P-1 Keynote: Our Culture and Sustainability -Living in Harmony with Nature-

P-1 Keynote: Our Culture and Sustainability -Living in Harmony with Nature-

The Tokyo Sustainable Seafood Symposium, which began in 2015, saw its fifth annual return this year. 2019 was also the first time that the event was held across two days, on November 7th and 8th. The event welcomed over 100 unique speakers from a wide range of fields. Gathering nearly 1,000 business people, the TSSS2019 became one of the largest sustainable seafood conferences in Asia and the world. The venue was filled with energy across the two days.


From the sea of Munakata – The Harmony Between People and Nature

Following the opening remark, Noriyuki Ashizu, the chief priest of the Munakata Taisha in the Fukuoka Prefecture, began his keynote presentation. Munakata Taisha was recorded in the UN World Heritage Site list in 2017 as the “Sacred Island of Okinoshima and Associated Sites in the Munakata Region” for its historical value and the culture which values the connection and union between humankind and nature. Priest Ashizu introduced such history and culture, as well their current relationship with the sea, and their efforts towards marine conservation.

The keywords in the 2017 World Cultural Heritage registration were spiritual, ecology, and animism. The origin of Japanese culture values finding divinity in everything around you. The Munakata Taisha Shinto shrines did not have the shrine structure until the end of the Edo period. The natural rocks and trees were worshipped as shintai (objects in which kami, or gods, reside), where people offer prayers.


The sea of Munakata is affected by climate change. The shallow depths of the Genkai Sea become warm very easily. During the summer, the ocean temperatures rise to approximately 30℃, which is warmer than the sea around the Okinawa region. Many of garbage drifts ashore because of its location and ocean currents.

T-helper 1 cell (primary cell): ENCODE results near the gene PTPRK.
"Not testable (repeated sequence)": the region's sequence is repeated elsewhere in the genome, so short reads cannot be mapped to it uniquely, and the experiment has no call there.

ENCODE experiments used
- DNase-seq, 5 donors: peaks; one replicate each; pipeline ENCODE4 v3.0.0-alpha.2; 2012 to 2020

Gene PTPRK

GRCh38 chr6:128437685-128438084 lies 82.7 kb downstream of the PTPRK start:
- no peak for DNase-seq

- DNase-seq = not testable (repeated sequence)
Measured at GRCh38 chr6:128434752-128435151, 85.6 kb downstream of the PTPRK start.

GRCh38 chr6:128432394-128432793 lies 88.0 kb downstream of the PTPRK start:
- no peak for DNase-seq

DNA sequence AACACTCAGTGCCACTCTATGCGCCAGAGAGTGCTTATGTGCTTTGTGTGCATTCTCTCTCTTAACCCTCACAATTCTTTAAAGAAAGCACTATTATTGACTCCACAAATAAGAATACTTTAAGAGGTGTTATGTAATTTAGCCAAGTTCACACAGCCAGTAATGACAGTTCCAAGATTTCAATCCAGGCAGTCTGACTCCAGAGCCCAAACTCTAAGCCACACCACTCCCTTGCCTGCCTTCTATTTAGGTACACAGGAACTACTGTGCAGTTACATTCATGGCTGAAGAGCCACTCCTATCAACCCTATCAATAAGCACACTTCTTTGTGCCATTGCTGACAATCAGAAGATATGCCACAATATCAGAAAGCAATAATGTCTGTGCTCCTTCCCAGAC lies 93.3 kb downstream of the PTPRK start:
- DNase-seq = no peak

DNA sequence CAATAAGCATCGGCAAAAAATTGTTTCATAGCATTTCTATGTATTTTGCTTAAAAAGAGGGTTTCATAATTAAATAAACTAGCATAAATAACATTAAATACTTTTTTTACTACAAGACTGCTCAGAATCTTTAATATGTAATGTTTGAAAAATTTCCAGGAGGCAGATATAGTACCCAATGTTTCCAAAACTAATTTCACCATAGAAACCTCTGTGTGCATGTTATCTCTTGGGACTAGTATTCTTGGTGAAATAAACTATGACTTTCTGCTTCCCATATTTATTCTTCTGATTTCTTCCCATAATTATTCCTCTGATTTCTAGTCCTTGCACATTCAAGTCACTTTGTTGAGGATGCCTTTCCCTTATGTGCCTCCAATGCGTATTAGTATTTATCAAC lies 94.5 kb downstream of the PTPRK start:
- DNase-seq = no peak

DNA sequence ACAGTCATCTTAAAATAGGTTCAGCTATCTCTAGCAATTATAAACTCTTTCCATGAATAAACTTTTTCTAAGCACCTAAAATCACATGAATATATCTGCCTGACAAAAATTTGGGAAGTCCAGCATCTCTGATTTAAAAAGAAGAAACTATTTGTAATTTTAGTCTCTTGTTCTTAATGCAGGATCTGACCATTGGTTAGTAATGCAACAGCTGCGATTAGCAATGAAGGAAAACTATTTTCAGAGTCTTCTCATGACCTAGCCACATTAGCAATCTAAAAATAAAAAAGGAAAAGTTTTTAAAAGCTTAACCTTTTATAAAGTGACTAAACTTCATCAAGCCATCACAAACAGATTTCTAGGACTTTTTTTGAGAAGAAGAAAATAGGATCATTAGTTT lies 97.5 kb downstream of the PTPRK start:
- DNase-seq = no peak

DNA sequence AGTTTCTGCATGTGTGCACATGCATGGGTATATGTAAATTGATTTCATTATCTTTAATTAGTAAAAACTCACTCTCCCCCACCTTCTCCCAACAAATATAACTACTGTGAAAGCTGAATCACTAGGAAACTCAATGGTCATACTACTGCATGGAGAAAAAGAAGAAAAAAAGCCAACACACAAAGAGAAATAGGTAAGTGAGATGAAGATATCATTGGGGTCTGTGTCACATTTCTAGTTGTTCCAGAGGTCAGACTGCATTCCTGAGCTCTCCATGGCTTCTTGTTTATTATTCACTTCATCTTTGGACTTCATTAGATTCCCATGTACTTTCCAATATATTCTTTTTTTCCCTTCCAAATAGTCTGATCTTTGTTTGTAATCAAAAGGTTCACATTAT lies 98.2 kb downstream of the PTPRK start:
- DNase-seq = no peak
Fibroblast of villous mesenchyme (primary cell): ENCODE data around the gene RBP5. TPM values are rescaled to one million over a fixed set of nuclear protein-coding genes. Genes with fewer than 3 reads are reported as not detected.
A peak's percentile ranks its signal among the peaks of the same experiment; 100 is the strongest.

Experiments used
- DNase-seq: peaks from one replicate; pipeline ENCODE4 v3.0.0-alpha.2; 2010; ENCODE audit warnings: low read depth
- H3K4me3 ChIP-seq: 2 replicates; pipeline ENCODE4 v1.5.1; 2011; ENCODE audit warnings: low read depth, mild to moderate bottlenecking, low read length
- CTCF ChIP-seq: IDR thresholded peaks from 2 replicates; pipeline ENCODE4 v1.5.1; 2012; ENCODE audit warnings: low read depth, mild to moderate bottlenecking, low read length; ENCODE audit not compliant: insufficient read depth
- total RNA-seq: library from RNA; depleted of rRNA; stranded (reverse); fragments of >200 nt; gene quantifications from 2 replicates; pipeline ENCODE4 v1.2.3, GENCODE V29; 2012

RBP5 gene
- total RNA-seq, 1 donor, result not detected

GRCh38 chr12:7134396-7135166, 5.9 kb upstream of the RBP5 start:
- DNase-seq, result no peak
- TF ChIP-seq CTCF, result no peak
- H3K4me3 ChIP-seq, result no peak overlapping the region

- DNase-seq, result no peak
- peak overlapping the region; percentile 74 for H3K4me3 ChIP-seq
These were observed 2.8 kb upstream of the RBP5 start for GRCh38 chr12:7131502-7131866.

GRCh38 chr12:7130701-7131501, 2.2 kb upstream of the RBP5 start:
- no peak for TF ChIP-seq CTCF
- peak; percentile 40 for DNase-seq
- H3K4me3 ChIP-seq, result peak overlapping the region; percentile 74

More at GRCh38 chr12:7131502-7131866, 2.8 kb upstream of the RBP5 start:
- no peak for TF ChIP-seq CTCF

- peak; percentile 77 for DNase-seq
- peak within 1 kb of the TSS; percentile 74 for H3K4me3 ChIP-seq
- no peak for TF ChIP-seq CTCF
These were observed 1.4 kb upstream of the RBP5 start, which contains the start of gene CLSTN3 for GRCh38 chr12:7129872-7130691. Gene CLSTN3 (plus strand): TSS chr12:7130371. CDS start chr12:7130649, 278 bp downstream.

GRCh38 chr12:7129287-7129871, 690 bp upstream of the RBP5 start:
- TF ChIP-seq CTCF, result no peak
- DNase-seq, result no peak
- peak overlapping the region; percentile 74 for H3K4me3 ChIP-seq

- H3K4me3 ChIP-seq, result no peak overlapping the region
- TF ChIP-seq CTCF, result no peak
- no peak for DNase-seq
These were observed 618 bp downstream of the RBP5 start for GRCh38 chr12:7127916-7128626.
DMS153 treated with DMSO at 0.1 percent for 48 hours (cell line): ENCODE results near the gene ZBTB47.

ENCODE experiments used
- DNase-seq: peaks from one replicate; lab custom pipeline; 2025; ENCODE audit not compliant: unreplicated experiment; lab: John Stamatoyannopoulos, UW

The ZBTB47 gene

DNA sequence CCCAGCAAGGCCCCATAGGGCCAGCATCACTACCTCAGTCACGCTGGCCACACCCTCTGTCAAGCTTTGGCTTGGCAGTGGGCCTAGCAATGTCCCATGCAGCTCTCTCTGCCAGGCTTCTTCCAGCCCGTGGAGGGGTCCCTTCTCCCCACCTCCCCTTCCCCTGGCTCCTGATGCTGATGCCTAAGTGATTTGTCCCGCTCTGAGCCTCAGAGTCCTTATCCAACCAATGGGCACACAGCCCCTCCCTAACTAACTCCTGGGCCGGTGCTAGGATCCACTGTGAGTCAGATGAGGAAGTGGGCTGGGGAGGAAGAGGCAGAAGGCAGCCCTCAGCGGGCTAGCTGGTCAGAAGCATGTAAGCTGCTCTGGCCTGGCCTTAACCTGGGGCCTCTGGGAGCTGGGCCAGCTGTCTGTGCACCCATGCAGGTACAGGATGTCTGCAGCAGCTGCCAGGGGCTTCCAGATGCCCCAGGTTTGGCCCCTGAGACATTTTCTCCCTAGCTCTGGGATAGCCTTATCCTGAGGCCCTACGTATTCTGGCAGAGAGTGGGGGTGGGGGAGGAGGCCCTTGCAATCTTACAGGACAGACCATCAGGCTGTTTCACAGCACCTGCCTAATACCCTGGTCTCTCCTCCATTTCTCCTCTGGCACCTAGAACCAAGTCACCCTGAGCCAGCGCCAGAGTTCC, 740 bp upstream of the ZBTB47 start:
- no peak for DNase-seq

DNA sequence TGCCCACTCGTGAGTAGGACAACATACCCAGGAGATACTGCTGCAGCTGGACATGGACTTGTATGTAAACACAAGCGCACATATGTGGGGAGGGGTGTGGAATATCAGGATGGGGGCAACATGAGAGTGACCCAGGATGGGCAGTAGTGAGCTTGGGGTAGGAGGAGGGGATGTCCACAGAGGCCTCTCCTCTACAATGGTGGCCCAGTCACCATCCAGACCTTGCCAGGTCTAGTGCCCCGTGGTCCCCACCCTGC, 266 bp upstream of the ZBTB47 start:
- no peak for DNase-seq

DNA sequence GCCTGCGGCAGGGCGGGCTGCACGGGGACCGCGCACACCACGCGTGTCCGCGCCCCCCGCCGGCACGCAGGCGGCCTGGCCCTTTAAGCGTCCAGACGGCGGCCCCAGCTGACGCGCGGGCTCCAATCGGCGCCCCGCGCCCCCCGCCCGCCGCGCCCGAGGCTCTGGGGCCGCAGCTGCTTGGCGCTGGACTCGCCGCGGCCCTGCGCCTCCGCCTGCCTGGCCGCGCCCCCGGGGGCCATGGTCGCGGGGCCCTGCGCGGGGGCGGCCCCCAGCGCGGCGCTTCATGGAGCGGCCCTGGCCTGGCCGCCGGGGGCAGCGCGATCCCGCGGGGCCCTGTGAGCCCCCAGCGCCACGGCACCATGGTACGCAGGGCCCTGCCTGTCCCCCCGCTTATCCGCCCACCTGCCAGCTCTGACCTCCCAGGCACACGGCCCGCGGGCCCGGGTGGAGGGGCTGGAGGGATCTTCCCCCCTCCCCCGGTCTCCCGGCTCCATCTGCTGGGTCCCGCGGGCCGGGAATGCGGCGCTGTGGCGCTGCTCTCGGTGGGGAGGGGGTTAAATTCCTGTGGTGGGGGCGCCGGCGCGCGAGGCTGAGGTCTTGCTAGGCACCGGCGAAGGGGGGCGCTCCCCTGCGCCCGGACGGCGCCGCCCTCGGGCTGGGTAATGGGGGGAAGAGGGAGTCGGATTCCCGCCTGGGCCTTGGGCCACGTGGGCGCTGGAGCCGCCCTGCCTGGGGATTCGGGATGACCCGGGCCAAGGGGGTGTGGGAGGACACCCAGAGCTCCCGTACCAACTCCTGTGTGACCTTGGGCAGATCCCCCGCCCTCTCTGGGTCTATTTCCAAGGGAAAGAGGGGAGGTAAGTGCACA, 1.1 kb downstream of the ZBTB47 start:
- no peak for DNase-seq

The city of Munakata decided to hold an annual ‘Munakata Eco-100 International Symposium’ in 2014 to cultivate the concept of ocean regeneration to the next generations. Various events and activities are arranged, such as restoring seaweed beds, beach clean-up events, and releasing juvenile fish at harvest festivals. Local elementary and middle-school students are also working as part of an international development program to help regenerate the marine environment through several annual events while trying to unite the environment with tourism.


Priest Ashizu said, “Offering prayers to trees, rocks, and mountains is a very natural act in recognizing one’s relationship with their surrounding nature. Humility towards the environment leads to the preservation of a sustainable society.”
He then said, “We should aim to develop more ecological (everlasting youthful) civilization. Let’s aim for a society where the lives of all things are constantly reincarnating and where those lives will always be connected. To do that, we need to respect nature’s providence.”